The higher-than-expected inflation data also helped push the euro to a fresh 20-year low relative to the dollar. In fact, Europe’s common currency is now at parity with the greenback. That’s when $1 = €1, which is a far cry from the $1.15 the euro was trading at just in February.

The euro hit a fresh 20-year low and is now at parity with the dollar. Source: Bloomberg

There are a few reasons why this has happened. First, the dollar has appreciated significantly against virtually all major currencies this year on the back of the Fed's most aggressive rate hiking campaign in decades. Higher interest rates, after all, make the dollar more appealing to international savers and investors, pushing up its value. The European Central Bank, meanwhile, has yet to increase interest rates.

Second, the euro has been hit this week by rising fears that Russia is going to again cut its natural gas exports to Europe. That would cause energy prices to spike, denting consumer spending and industrial output and ultimately triggering a recession in the region. The prospect of lower (or negative) economic growth leads to a weaker currency.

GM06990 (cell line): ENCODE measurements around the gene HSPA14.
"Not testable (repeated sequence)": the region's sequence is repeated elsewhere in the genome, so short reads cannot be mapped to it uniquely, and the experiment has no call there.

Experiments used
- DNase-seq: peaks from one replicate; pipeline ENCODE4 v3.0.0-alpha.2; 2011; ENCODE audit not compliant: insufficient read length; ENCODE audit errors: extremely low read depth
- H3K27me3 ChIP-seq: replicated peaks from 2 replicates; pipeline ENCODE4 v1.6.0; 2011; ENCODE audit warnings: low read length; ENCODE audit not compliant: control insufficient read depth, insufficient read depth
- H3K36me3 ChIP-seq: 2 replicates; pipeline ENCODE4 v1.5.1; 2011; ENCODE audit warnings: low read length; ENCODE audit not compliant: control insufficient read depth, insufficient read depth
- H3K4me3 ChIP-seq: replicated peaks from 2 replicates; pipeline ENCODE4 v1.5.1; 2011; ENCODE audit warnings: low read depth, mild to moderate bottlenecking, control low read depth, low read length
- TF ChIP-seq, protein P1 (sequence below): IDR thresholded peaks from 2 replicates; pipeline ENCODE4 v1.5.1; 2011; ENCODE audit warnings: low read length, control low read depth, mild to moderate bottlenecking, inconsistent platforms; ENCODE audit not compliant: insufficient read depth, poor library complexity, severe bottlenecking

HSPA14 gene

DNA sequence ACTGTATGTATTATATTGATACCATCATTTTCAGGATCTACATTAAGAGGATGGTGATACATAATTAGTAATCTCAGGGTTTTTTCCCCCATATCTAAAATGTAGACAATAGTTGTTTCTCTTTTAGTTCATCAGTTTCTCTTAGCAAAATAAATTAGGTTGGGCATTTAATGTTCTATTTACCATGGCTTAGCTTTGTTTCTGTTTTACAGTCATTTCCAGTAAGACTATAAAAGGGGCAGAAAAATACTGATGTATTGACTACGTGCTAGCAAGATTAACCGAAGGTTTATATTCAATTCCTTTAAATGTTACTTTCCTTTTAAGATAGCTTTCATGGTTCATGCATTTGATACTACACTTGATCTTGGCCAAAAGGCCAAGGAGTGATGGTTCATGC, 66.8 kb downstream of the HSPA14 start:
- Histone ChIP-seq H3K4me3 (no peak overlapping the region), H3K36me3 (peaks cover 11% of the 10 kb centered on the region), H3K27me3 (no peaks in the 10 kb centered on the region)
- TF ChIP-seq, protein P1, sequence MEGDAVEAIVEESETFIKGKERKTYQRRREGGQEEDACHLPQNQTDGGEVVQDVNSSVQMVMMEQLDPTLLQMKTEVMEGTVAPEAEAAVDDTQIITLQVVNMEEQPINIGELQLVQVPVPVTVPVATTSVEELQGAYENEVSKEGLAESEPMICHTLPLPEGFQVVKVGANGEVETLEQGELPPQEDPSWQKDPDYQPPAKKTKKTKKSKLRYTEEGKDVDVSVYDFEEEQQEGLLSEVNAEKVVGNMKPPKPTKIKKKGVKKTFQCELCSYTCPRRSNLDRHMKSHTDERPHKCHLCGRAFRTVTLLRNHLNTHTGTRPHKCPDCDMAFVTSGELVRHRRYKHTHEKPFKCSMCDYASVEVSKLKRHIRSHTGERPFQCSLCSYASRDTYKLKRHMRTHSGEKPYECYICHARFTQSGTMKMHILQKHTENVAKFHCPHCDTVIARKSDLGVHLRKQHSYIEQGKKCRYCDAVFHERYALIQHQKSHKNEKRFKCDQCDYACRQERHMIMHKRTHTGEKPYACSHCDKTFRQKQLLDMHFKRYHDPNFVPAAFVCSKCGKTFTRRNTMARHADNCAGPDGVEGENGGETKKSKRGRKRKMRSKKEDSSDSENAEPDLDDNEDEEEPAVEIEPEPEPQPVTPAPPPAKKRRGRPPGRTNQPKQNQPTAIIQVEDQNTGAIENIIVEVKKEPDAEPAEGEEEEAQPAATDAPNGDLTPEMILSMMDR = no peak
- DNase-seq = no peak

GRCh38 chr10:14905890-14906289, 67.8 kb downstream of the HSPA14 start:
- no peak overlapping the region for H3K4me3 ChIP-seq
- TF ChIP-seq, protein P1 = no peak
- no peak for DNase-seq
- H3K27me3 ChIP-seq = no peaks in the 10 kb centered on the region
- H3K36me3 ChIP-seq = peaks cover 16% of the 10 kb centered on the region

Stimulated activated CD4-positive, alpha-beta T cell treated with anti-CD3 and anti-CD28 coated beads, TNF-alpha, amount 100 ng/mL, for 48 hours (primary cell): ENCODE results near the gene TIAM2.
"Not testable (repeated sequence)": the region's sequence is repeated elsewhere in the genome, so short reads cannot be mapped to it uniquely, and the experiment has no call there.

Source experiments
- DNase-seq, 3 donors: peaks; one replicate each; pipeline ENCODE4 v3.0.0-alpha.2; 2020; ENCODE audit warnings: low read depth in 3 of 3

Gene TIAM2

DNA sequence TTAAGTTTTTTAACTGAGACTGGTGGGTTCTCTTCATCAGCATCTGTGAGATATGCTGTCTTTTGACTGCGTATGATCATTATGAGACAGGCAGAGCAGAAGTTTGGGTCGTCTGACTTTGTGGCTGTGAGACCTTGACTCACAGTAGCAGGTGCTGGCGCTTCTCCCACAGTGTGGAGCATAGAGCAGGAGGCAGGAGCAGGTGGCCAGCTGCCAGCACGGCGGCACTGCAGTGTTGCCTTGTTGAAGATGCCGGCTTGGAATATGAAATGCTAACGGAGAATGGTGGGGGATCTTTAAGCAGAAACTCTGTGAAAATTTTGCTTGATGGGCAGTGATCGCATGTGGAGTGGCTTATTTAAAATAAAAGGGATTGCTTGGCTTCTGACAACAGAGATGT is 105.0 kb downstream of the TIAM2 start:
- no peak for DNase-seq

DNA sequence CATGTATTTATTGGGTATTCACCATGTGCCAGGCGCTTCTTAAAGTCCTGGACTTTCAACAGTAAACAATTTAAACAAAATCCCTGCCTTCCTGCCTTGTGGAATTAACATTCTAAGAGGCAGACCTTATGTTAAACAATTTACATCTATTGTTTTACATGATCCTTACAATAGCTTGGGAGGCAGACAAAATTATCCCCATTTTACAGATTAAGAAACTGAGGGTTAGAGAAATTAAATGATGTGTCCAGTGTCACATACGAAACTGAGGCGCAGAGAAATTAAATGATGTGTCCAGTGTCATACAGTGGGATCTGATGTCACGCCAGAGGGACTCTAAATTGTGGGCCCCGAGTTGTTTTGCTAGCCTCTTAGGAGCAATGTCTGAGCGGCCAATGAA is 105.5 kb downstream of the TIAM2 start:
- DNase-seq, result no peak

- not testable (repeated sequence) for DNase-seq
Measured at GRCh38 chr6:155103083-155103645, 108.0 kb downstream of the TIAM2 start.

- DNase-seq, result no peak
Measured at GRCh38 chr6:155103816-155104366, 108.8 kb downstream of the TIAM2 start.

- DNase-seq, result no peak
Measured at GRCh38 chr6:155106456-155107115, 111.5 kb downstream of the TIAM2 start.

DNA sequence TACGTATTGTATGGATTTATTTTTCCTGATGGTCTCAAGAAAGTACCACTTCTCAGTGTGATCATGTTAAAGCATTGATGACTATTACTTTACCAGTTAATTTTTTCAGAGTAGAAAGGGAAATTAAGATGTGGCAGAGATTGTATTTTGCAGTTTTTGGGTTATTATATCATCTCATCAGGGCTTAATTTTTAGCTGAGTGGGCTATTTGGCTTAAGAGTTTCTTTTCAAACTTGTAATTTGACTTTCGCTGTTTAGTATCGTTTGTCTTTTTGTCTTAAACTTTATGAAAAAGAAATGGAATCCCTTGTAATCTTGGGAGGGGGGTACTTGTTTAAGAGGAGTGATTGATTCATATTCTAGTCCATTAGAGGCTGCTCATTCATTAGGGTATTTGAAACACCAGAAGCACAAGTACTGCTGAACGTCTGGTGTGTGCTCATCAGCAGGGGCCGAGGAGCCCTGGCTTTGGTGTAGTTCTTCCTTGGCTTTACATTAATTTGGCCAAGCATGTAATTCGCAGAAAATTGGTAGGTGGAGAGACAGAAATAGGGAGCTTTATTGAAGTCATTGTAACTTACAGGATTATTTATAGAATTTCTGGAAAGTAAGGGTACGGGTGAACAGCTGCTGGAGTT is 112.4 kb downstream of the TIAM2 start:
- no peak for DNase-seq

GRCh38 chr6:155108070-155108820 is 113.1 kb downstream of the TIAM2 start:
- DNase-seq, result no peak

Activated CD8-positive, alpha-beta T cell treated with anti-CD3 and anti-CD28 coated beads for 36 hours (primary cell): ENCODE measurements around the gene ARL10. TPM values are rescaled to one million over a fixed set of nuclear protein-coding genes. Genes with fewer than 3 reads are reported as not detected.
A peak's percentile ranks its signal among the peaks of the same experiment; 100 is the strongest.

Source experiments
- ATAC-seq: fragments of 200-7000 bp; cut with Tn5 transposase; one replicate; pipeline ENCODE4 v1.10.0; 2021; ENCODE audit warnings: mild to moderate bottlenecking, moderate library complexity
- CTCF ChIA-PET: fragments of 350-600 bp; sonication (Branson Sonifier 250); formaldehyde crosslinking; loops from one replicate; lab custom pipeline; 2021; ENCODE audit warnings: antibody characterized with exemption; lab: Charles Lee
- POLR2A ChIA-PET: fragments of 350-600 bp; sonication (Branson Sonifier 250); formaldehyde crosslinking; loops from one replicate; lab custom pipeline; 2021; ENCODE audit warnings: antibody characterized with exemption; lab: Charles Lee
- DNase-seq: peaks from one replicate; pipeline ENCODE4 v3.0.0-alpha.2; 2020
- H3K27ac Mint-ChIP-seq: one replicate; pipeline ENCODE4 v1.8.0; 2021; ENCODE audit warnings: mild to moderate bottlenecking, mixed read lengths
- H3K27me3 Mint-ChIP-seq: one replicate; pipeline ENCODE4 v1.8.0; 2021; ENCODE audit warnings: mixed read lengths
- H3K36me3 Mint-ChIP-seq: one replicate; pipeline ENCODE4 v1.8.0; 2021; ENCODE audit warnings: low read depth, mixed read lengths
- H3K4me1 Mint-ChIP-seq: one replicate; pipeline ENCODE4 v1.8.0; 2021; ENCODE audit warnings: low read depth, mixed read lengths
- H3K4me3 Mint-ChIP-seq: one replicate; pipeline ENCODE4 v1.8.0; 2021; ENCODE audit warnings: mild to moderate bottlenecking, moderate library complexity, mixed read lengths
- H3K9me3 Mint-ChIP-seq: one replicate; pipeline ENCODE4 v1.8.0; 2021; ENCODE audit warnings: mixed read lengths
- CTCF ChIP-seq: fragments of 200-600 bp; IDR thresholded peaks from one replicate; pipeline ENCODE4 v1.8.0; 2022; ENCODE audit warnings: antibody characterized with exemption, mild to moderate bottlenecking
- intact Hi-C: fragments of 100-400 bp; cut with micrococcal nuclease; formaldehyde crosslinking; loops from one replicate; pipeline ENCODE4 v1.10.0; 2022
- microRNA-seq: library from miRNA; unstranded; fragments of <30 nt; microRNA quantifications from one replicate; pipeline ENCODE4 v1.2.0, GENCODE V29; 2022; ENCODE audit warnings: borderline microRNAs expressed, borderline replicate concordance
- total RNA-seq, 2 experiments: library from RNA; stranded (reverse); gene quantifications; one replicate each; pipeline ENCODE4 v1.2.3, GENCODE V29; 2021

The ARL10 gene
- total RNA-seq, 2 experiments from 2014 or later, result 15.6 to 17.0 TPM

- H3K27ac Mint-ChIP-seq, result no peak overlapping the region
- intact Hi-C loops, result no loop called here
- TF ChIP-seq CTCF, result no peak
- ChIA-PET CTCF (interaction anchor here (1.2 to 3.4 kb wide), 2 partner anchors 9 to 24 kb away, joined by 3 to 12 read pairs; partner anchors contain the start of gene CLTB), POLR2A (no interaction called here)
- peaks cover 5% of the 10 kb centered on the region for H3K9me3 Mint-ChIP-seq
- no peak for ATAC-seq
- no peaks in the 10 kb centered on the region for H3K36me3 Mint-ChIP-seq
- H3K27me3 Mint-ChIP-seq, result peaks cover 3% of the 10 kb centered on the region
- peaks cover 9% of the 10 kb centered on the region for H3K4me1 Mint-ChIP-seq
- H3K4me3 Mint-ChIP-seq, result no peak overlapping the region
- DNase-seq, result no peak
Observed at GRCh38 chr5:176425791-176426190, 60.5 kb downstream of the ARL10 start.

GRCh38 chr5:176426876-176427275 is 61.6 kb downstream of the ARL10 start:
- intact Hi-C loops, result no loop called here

Now here’s a big problem: a weaker euro will add to the inflation pressures facing the region, thanks to imported inflation. For example, Europe depends on oil and natural gas imports for most of its energy needs. These commodities, like most others, are priced in dollars. So as the euro sinks toward dollar parity, the cost of the region’s energy imports are set to rise. Put simply, Europe is caught in a vicious circle: higher energy prices are hurting the region’s economy, driving the euro lower. In turn, a weaker euro makes energy imports even more expensive.